A Voice in the
March 15, 1998
OK for everthing! One passage of scripture I would like to remeber.Jesus was asked why his disciples dind't fast. Jesus answer: ... when (I) will be gone they will fast. It, surely, is not said: they must, but they will, and that according to God's will, silently, as Jesus warned.
I do fasting, once weekly... I do not pretend to sqeeze something out of God or impress others, but it helps me focus on the subject, think over bible teachings and be in prayer... I have profited greatly from it, But I don't require it from anybody.
-snip- But God never commanded it. In fact, as Israel became apostate God reacts to their fasting, "during those seventy years, did you really fast for Me; for Me?" when you eat.. do you not eat and drink for your- selves?" (Zec7:6-7) And Jesus says in His day, "When you fast, do not be like the hypocrites"(Mt6:16) parading their holiness for men to see. Rather do it before God "in secret."(vs18) -snip-
God DID command us to fast. Go and read John 13:15-17. God commands us to do as He did. Like you said, Jesus fasted for 40 days and 40 nights. If He fasted, then so should we. What Jesus meant in Mt6:16, is that when you do fast, you mustn't tell everybody, and let everybody know, like in "Hey, I'm fasting!!" or "Hey, but I'm hungry today". You must do it for the glory of God (Col3:23).
When Jonah prophesied to Niniveh, the humbled themselves before God in sackcloth and ash and with FASTING(Jonah3:5-...). We should humble ourselves before God with fasting too. In good times and bad times. Why must we humble ourselves? (1Pt5:6).
Hope I could have shed some light.
But I see you understand Mt6:16 very well. Exactly.
While Nineveh fasted, 1Pt5:6 says nothing about "fasting." Is the non-eating of food necessary for humility? Again, God never commanded it. If He had commanded it, specifically, we would see some "how-to's" in the Pentateuch. If it were a N.T. mandate, surely Paul would have taught on the matter in the epistles. Fasting seems to have been a Jewish-"eastern" thing. And as the early Church "fathers" convened the council for what Gentiles should observe, they don't even mention "fasting."(Acts15:29)
If the Lord so-leads "you" to fast, then you had better obey. There are some people for whom, if they were to fast, would become ill due to their metabolism. There are others who, if they fasted, would become so caught up with their fast and hurting stomach, that their "focus" on God would be diverted to their stomachs. In such a case, the "fast" would have only been a useless physical exercise in self-abuse.
I think fasting might go a little beyond just not drinking or eating. But giving up of something we hold dear or vital. Say "sleep" -- arise a little earlier to devote time to God, HIS Word, prayer, etc. To go the "extra mile" with our Christian brethren. . . even some Christians are often unloveable to us. We need to be no respecter of persons., etc.
Fasting to me entails a great deal more than just missing a day of food and drink or several days for that matter. I am not going beyond Scripture.
Look at Mattew Six to start.
But the "giving up something dear or vital" is a Catholic "lenten" concept. Doing "penance" in order to obtain merit. Where we know that our salvation is not based on "works."(Eph2:9)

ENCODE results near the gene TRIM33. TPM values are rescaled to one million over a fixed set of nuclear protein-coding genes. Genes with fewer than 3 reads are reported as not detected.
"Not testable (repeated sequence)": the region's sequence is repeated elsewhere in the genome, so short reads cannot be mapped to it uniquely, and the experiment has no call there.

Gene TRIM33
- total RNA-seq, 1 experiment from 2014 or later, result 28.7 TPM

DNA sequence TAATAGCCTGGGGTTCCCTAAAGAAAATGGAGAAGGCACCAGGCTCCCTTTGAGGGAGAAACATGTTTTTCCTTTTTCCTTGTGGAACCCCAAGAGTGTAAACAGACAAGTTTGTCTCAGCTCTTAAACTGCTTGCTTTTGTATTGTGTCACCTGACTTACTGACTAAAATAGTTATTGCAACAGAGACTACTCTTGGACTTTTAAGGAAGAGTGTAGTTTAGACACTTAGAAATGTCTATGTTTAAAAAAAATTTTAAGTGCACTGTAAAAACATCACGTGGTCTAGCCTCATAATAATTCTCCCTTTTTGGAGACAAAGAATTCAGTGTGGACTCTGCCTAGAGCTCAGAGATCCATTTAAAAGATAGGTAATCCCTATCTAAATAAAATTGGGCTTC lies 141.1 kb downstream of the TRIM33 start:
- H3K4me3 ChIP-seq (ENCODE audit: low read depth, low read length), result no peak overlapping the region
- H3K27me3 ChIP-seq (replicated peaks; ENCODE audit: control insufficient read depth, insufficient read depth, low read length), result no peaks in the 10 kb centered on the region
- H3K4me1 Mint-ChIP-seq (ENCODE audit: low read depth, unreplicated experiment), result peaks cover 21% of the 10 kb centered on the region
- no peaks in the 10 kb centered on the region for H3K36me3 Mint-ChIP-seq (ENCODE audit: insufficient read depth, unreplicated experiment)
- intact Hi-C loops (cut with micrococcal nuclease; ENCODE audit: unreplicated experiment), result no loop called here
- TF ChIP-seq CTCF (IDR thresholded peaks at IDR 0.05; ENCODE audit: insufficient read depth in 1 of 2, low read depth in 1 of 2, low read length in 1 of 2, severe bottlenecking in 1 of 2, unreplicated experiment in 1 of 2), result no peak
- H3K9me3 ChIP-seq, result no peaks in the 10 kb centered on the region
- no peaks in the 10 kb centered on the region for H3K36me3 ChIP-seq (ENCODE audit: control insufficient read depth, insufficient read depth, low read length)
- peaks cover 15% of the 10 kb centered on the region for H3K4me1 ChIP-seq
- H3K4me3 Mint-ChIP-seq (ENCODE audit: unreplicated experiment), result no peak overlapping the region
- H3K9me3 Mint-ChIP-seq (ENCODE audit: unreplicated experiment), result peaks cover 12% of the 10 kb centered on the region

And the "rising early" or "go the extra mile" are not "fasting" concepts. Those are individual matters as we each follow the Lord faithfully.
You suggest that I "look at Matthew six" ...did you see that passage in the original commentary?
The above issue is a very delicate one whose treatment demand adequate knowledge of God's preferences. I strongly share the same view as yours that fasting is a thing that has to do with the heart been in submission to God at all time. I think that I am competent to speak on this issue since I myself am a good 'student' of the Bible and a practisant of fasting and prayer.
One must always be careful in the ways the issue of fasting and prayer is handled so as not to mislead the young followers of Christ. Many of the examples quoted from the Scriptures like the case of Jesus, Moses and Daniel combined giving up of food with their prayers. Going without food in fasting, I believe, is the most powerful method of suppressing the body and giving chance for the spirit to dominate. Although we are not fighting against flesh and blood but against the power of darkness, but the flesh must still be put under suppression before we could successfully take on the whole armour of God since flesh will always contradict the spirit. Giving up of food in this case becomes therefore a must especially so that one's heart will be completely directed to the prayer.
Denying self of food can be liking to a night vigil in which case you are denying yourself what others are enjoying at that particular time.
If then we accept the Lord Jesus Christ as the author and finisher of our faith, we should let him remain our model in everything we do. This is why food denial is a major component of fasting only we should avoid such of the Sadduces and Pharises.
Send me your comment on this please.
Each individual "physical" person is different. Perhaps "you" find that fasting helps "you" to put the flesh down in order to be completely directed to prayer. But there are some, for whom fasting would be deadly due to their individual metabolism. And others, for whom fasting would be more of a distraction from God, rather than a help. Just as a consideration for you that not necessarily "all" Christians should fast..?